3(b) ... goods put up in sets for retail sale, which cannot be classified by reference to 3(a), shall be classified as if they consisted of the material or component which gives them their essential character.

In this case, the merchandise qualifies as a set within the meaning of GRI 3. The article contains components that are intended to be used together while skiing or engaged in sporting activities and the merchandise is packaged together in a manner suitable for sale directly to users without repacking.

Explanatory Note VIII to GRI 3(b) states that:

The factor which determines essential character will vary as between different kinds of goods. It may, for example, be determined by the nature of the material or component, its bulk, quantity, weight or value, or by the role of a constituent material in relation to the use of the goods.

The essential character of the subject merchandise is imparted by the waist pack. The role of the waist pack in relation to the use of this article is such that it constitutes the primary motivation for most buyers to purchase this item. The waist pack's uses are vast: it may be used as a sport pack, a tote, a tourist bag and by hikers and joggers. It has no seasonal limitations, as does the ski tote. Recently, a sporting goods catalogue promoted a similar product as a waist pack that ferries skis and poles too. The description of this article indicates that it is the waist pack that is primarily being marketed. The fact that it also converts into a ski tote is an additional reason to purchase this particular model.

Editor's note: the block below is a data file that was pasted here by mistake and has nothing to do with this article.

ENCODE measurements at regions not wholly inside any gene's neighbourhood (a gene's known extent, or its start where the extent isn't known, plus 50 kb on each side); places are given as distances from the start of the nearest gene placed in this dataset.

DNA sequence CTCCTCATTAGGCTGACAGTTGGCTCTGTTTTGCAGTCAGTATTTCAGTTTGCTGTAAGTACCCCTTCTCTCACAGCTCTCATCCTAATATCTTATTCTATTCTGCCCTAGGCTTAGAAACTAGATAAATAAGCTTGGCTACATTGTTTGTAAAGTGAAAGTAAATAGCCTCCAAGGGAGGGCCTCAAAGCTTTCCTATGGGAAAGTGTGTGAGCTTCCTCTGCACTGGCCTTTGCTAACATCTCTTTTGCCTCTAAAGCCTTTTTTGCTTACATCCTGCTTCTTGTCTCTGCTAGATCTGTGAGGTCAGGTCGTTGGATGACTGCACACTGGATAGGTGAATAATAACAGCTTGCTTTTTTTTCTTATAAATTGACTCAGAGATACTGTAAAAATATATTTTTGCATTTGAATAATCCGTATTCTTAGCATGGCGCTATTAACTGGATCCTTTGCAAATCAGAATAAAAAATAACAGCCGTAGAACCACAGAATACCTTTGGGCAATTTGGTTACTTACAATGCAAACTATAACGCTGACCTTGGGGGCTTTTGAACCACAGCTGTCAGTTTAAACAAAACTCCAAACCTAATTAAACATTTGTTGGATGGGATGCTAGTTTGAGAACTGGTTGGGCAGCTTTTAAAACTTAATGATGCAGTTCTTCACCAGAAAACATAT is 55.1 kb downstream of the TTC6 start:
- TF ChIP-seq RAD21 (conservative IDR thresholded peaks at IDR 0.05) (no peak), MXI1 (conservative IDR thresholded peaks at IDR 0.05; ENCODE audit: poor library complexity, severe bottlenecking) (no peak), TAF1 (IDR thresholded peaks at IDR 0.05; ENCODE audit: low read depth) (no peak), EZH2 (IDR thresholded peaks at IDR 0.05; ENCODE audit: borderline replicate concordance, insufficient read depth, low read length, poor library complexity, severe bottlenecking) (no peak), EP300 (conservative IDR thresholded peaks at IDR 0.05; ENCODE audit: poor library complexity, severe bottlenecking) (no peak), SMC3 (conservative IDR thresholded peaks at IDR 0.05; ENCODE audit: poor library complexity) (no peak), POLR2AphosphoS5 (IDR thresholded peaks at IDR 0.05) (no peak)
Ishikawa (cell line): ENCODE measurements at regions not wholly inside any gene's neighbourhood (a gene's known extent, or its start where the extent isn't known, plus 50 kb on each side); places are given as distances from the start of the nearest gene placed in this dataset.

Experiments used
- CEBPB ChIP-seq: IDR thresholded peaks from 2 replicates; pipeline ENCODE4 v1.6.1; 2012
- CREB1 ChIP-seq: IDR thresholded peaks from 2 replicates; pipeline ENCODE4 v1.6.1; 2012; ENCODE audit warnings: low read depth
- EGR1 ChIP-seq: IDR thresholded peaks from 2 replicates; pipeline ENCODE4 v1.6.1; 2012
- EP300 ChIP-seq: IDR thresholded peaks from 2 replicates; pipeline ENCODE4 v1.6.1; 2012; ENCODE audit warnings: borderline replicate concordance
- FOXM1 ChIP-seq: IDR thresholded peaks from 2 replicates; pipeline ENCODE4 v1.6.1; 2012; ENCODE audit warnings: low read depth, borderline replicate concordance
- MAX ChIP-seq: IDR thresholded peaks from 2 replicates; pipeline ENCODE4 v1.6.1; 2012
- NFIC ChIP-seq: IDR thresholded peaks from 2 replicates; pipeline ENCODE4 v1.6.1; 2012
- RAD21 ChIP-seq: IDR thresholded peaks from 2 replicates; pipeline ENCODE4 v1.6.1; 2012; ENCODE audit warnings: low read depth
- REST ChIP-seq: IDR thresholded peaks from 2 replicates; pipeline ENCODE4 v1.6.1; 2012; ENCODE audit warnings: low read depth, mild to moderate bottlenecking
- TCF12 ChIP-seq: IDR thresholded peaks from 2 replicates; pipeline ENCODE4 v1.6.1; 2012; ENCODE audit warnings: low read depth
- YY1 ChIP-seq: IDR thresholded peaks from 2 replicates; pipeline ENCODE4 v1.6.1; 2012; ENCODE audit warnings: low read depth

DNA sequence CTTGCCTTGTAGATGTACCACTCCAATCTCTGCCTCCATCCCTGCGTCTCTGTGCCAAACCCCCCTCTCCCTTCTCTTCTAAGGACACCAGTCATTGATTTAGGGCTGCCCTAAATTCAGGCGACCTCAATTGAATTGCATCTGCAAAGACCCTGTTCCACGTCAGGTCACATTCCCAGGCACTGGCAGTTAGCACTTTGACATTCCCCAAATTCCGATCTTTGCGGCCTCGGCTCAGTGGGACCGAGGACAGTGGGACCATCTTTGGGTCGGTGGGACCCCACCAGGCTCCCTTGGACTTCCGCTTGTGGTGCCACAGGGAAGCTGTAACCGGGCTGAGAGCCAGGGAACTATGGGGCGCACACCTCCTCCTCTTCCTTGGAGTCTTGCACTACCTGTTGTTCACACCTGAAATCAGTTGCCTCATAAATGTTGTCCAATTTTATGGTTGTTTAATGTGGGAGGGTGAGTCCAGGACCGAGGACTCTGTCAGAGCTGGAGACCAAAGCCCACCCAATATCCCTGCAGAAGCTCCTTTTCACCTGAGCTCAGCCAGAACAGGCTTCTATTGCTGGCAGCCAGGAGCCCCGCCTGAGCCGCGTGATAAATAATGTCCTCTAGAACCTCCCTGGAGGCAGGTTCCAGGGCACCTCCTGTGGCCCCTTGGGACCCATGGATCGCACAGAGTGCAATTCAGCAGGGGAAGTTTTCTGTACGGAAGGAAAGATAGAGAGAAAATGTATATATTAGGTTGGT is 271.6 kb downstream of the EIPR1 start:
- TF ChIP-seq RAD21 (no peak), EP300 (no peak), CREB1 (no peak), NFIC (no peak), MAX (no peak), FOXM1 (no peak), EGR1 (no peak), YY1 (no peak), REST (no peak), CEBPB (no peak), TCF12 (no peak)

The waist pack's potential uses are diverse and appeal to a wide range of potential buyers so as to render the waist pack as the component that imparts this article's essential character. Purchasers' use of the ski straps is optional and the ski straps role in relation to the use of this article is secondary to that of the waist pack.


The submitted sample is classifiable under subheading 4202.92.3030, HTSUSA, which provides for travel, sports and similar bags: with outer surface of textile materials: other ..., other: of man-made fibers, dutiable at a rate of 20 percent ad valorem. The textile category is 670.

The designated textile and apparel category may be subdivided into parts. If so, visa and quota requirements applicable to the subject merchandise may be affected. Since part categories are the result of international bilateral agreements which are subject to frequent renegotiations and changes, to obtain the most current information available, we suggest you check, close to the time of shipment, the Status Report on Current Import Quotas (Restraint Levels), an internal issuance of the U.S. Customs Service, which is available for inspection at your local Customs office.

Due to the changeable nature of the statistical annotation (the ninth and tenth digits of the classification) and the restraint (quota/visa) categories, you should contact your local Customs office prior to importation of this merchandise to determine the current status of any import restraints or requirements.


John Durant, Director